Island adventures in the Philippines: Exploring coastal treasures along Cebu and Palawan

Whale sharks, underground rivers and coral islands await in two of the archipelago nation’s most scenic provinces

El Nido in Palawan is a vibrant base for reef scuba dives and day cruises. Photo: Jules Bss / Unsplash
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Attempting to swim gracefully when face-to-face with a feeding whale shark is no easy task – and the effort certainly etches into the memory.

It’s not long after dawn has begun colouring the horizon on the southern coast of Cebu when the ocean surface, and the composure of our fellow adventurers, is suddenly disrupted. The briny rock stars of this popular province in the Philippines have arrived, and we are asked to exit the boat, into the water.

Hungry yet passive whale sharks, and their daily dining ritual, is the primary reason most folk travel to Oslob on the southern tip of Cebu. And today, scores of tourists have risen before the sun for an experience that keeps both locals and the friendly constellation nourished.

We are swift to debate the exploitative nature of the set-up, but a chat with one of the operators establishes that these free-roaming creatures have prospered in number following human interaction. Certainly it is a popular and, at $10 per person, bankable gig – and the relationship symbiotic.

A whole industry thrives courtesy of it, from sales of whale shark fridge magnets and waterproof phone wallets, to local cafes plying yawning tourists with breakfast.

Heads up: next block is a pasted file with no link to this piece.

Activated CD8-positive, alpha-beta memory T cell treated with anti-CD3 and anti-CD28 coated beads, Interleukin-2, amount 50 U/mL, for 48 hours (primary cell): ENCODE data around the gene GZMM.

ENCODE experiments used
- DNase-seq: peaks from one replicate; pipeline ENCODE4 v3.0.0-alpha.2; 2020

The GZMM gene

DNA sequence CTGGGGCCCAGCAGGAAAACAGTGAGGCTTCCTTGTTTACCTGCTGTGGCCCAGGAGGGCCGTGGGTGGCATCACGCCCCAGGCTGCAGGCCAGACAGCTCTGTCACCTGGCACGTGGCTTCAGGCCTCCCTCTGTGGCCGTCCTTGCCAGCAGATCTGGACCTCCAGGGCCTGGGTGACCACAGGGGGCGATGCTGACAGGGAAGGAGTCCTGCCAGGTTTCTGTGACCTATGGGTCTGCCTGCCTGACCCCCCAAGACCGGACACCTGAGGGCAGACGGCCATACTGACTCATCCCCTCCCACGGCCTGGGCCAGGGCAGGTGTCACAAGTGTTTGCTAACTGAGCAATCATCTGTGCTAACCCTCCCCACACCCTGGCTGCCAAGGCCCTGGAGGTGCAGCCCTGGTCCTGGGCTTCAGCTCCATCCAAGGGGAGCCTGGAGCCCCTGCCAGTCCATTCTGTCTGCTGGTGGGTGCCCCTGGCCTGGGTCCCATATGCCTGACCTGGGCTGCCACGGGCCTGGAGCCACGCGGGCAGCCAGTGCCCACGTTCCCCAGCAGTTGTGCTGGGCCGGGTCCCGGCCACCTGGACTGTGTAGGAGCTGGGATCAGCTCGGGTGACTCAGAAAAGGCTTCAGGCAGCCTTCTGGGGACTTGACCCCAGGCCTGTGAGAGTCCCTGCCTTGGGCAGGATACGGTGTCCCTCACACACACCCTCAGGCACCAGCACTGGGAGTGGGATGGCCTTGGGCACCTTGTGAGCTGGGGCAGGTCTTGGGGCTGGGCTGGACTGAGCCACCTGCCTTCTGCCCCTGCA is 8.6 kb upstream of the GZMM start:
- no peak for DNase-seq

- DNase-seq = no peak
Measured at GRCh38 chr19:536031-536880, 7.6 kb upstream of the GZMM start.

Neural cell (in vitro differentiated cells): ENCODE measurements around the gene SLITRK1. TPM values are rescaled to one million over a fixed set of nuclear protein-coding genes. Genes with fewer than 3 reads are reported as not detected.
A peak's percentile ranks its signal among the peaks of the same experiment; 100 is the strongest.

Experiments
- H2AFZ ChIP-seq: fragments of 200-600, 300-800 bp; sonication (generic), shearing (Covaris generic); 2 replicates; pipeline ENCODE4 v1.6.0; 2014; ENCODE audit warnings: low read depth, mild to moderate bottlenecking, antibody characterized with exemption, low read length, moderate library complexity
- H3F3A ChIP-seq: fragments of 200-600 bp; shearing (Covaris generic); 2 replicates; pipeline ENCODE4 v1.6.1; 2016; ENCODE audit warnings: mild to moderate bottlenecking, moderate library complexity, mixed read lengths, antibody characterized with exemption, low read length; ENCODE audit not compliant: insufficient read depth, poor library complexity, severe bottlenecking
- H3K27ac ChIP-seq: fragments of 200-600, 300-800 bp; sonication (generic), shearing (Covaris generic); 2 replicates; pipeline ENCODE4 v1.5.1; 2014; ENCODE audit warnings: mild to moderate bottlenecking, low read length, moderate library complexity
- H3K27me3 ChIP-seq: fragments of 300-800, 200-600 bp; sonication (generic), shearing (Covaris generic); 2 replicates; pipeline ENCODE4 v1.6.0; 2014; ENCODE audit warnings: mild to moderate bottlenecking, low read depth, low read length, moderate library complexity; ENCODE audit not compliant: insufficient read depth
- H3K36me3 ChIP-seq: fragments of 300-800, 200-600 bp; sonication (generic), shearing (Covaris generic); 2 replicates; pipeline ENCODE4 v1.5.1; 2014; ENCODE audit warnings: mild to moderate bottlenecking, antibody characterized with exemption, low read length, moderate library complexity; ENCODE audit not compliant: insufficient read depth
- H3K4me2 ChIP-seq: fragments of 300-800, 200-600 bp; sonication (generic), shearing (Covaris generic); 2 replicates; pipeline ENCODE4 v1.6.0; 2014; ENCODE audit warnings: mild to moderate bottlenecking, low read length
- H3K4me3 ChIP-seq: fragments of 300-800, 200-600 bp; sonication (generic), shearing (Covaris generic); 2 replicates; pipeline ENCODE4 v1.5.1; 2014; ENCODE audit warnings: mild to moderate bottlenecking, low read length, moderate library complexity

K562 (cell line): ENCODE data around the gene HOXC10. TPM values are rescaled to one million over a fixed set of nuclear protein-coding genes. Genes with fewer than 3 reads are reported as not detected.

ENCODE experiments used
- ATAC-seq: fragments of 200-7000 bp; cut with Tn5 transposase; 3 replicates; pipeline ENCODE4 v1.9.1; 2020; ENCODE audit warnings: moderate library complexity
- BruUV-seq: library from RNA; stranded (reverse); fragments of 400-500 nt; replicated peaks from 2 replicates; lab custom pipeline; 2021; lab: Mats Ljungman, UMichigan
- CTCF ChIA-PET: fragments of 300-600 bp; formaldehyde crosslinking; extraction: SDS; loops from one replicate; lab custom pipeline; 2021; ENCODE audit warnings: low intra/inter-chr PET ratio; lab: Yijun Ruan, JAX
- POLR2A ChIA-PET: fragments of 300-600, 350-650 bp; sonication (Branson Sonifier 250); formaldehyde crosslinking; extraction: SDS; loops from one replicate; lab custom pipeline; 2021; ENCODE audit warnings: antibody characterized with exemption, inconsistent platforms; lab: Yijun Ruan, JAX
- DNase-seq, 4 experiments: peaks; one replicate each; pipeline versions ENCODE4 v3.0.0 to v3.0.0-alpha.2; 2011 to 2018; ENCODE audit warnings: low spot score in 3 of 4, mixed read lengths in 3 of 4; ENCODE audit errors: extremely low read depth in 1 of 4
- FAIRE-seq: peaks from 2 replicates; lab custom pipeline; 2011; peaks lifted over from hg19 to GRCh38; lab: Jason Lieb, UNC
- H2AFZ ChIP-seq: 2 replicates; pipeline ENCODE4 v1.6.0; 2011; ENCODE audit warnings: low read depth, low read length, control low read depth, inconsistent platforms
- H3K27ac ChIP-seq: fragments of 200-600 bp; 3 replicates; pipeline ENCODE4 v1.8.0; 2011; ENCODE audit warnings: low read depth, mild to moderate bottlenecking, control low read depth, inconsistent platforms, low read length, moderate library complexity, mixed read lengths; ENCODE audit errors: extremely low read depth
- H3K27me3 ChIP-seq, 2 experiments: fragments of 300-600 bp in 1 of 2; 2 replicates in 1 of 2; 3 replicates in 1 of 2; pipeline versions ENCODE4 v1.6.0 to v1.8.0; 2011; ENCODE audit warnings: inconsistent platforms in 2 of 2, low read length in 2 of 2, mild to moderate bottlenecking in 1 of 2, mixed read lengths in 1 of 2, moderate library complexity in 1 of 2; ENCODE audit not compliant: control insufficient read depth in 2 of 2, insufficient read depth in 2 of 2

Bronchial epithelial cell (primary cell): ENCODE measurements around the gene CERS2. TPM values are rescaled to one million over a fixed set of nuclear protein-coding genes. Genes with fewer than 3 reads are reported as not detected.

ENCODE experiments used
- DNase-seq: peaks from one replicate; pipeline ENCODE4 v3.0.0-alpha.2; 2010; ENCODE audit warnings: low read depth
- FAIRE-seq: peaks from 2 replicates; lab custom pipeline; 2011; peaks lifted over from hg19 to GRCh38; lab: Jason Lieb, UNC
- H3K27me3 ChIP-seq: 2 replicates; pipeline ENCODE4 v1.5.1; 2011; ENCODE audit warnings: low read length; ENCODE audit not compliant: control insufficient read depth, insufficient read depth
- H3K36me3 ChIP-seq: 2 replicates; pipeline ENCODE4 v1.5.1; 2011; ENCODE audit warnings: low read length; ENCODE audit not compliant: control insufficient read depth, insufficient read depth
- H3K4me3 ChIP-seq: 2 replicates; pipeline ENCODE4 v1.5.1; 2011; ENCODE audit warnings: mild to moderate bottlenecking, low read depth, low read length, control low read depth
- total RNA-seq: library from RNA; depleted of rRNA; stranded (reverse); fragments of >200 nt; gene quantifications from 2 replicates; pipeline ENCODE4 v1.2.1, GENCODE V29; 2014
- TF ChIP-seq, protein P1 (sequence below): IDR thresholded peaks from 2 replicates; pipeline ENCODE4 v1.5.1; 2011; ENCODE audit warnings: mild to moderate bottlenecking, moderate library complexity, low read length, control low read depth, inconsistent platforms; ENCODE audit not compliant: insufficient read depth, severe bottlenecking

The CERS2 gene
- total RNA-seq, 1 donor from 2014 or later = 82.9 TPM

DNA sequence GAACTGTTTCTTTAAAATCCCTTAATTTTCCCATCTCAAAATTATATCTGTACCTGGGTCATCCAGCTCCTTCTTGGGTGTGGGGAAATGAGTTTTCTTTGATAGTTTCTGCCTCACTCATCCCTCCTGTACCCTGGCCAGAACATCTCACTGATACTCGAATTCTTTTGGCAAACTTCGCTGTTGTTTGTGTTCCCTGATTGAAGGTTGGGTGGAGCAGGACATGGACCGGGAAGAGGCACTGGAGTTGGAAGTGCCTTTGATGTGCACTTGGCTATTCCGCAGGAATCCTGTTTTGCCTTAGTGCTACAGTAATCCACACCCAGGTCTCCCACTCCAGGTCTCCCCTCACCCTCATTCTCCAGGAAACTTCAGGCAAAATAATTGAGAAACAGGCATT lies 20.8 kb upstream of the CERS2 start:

A much-touted trip to nearby Sumilon Island – a small 24-hectare coral island lauded for its snorkelling and diving – proves less thrilling and comparably expensive, especially if you pay $30 extra to access the resort there with its walks and caves.

We instead grab a sandy spot, from which to casually witness more visitors land, many giving extra pesos to snorkel to nearby coral. Perhaps the experience is different if you go beneath the big blue.

Having brought us from our hotel, cheery motor-tricycle owner Gomar identifies a diner for a tasty lunch of local sausages and rice before we head off to the gateway of Tumalog waterfall.

With a steep 3km climb to the public entrance of this natural wonder, we instead pay the equivalent of $1 for a speedy motorbike ride to the top. The same fee gets us into a forested area where a refreshing wade in Tumalog’s pools beckons beneath tumbling water.

An enclave of macaques also lures visitors to Oslob, where an omnipresent chorus of cockerels in the main town competes at weekends with impromptu karaoke sessions in homes and cafes. Sea-facing grounds beside the impressive Cuartel Ruins and Our Lady of Immaculate Conception church draw both visitors and local families.

From here, a four-hour drive on the main coastal road leads to the contrasting comfort of Dusit Thani Mactan Cebu – not without a stop at the famed Mama Mary of Lindogon shrine at the Monastery of the Holy Eucharist, popularly known as the Simala Shrine and a treasured pilgrimage for many Roman Catholics.